This article was published more than 3 years ago. Some information in it may no longer be current.
Elfin Saddle – The Wind Come Carry (2013)
When I moved back to Montreal in 2007, the first concert I attended was in a tiny apartment art gallery, everyone cross-legged on the floor. Before the main act came out, a timorous host introduced a band called Elfin Saddle. The group’s name made me imagine something mannered, twee. But when Emi Honda and Jordan McKenzie got up in front of us I understood that I was mistaken. McKenzie was chiptoothed, with a beautiful grin. He wore ragged plaid. He looked as if he had come in like Huck Finn, on a raft. Honda, his partner, was a tiny woman with straight-cut black hair and one of the bravest faces I had ever seen. She looked as if she would have led the raft, or built it.
I couldn’t know what Elfin Saddle would sound like. Nobody has ever sounded like them. Although the group would later gain cellist Kristina Koropecki and bassist/tuba-player Nathan Gage, the central forces remained Honda and McKenzie, each like a ramshackle one-man band. They played songs on broken accordion, ukulele, beat-up guitar, singing saw and backyard percussion, in English and Japanese, layering East Asian folk song, sea shanties and wind-swept Appalachia. It was rickety and mesmerizing, fearless and nourishing and wintry and springlike and summery and fall. I compared the music later to “the fearsome creep of daylight.” Their voices blew together and whistled.
Elfin Saddle’s work seemed to inhabit the place where human beings encounter the natural world. Is it a confrontation? A homecoming? They had moved from Victoria to Montreal and they made visual art, too. Living sculptures, stop-motion films, Rube Goldberg-like mechanisms where rotors and turntables moved among mosses, toadstools, piles of earth. McKenzie tended to these contraptions as if they were tender animals, alive. He would stoop over them in his big sweater, peering across grandfatherly spectacles, as if all the servos needed was a kind touch, a breath.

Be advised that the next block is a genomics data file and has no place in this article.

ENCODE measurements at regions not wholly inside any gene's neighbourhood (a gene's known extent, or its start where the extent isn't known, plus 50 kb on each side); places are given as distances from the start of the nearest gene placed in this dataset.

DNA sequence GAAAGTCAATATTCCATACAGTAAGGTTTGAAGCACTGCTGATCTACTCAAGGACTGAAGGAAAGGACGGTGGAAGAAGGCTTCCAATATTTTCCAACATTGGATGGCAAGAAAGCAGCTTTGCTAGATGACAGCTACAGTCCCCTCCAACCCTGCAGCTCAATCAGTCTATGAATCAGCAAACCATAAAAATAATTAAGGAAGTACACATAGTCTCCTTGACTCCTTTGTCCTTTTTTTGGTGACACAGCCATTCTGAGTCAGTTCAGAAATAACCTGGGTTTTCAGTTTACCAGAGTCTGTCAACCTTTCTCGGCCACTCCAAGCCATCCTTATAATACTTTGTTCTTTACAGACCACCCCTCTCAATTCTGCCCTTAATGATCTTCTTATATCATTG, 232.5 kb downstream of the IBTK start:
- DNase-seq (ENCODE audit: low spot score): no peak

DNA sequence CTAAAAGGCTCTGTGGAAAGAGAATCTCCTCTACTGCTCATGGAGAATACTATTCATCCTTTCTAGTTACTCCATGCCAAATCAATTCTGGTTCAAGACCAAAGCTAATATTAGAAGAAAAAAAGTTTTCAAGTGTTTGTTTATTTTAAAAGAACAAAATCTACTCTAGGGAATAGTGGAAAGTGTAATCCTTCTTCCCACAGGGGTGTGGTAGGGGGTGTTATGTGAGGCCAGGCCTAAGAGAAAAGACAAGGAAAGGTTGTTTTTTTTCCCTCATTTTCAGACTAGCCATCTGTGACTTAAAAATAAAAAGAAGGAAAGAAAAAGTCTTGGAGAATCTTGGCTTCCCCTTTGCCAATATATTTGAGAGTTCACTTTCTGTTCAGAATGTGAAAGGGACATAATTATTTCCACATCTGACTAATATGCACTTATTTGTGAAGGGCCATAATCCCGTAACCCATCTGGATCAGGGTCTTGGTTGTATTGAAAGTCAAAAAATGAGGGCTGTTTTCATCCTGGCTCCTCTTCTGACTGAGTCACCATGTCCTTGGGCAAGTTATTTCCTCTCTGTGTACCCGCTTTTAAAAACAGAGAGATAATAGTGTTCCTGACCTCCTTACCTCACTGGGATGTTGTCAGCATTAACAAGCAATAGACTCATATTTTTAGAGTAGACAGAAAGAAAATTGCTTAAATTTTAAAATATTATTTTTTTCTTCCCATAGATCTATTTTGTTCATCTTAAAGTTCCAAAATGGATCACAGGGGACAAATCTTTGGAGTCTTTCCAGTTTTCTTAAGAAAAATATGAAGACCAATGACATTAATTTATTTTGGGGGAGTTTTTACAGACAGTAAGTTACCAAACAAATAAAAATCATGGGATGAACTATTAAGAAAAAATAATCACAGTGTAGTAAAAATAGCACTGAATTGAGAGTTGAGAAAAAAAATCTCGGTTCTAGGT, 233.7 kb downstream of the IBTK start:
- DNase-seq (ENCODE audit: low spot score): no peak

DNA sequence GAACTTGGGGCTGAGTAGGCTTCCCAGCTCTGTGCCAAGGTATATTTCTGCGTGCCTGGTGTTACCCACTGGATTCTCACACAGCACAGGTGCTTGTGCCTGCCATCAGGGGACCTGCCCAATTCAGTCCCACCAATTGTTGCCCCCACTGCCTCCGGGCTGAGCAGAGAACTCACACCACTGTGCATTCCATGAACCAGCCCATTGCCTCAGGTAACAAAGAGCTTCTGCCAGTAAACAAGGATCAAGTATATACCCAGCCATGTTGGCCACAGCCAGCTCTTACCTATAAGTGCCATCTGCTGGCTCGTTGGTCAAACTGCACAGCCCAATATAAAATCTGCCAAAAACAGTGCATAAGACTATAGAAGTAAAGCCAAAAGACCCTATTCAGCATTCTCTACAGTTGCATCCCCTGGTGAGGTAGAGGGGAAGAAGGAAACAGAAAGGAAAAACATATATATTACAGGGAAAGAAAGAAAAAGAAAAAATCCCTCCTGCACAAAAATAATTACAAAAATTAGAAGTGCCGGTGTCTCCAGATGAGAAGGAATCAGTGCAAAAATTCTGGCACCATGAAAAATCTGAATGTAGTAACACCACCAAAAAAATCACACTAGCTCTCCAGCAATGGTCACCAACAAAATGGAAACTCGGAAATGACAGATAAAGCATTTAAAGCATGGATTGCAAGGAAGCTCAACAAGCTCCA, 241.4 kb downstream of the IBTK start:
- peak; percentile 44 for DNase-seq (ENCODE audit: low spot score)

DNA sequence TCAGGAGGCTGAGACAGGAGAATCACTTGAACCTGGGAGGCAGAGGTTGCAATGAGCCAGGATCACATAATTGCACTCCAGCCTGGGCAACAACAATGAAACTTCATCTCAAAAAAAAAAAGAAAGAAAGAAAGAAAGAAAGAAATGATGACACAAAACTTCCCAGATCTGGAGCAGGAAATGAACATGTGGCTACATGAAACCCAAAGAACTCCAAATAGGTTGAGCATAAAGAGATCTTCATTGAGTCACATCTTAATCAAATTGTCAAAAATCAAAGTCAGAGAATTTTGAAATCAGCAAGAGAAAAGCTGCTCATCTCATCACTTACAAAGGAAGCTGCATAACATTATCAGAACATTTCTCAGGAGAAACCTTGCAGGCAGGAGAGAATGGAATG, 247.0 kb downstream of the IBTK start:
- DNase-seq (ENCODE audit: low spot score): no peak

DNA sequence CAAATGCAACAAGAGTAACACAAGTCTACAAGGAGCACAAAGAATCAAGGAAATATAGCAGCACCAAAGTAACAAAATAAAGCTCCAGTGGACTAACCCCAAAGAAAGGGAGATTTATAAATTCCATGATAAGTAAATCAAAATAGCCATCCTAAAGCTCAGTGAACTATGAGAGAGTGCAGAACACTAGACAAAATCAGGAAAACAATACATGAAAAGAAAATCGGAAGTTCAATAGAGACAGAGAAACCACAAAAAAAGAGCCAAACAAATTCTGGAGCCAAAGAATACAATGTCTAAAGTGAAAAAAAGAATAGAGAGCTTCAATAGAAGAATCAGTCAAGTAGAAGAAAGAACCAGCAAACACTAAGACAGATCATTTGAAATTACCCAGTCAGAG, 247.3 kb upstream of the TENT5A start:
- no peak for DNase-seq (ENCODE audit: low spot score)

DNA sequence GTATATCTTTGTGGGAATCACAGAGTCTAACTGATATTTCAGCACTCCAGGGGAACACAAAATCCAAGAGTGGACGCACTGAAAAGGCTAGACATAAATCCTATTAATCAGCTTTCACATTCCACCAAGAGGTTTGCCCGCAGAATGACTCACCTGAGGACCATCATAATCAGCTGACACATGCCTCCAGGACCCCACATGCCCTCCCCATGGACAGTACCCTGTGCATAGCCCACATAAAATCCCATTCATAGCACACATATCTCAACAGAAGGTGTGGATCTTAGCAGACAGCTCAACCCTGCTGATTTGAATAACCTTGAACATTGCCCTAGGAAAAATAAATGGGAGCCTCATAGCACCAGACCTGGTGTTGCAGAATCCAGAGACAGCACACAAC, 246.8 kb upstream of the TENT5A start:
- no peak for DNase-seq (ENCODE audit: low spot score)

Over the years to come, I’d see Elfin Saddle perform more than a dozen times, in living rooms and halls, at Montreal’s modern-art gallery and at a chapel in Dawson City, Yukon. They played at the first concert I ever booked myself. I learned that their band name was not a reference to a mare’s enchanted tack but to Helvella crispa, a variety of mushroom. Their work was the embodiment of two seemingly opposite qualities, fragility and resilience; Emi and Jordan seemed to know a secret I could only barely apprehend.
We became friends. I remember walking with Jordan in long grasses, laughing over breakfast, listening together to Mahalia Jackson, Woody Guthrie and gamelan. I was always marvelling at his kindness, the way his tenderness could live alongside pragmatism, discernment and an explosive sense of humour. When he and Emi moved back west at the end of 2013, to Hornby Island, I felt a powerful sense of loss. Montreal was losing something that would never grow back.
Jordan McKenzie died in an accident on Hornby, on Jan. 18. He was 36. It is a catastrophe that feels like a kind of wreck. But I dream of this man, coming back on his raft. I dream of walking in the forest, stooping under the boughs of a fir tree, and of finding something growing.
Sean Michaels received the 2014 Scotiabank Giller Prize for his novel Us Conductors. He is the editor of the music blog Said the Gramophone.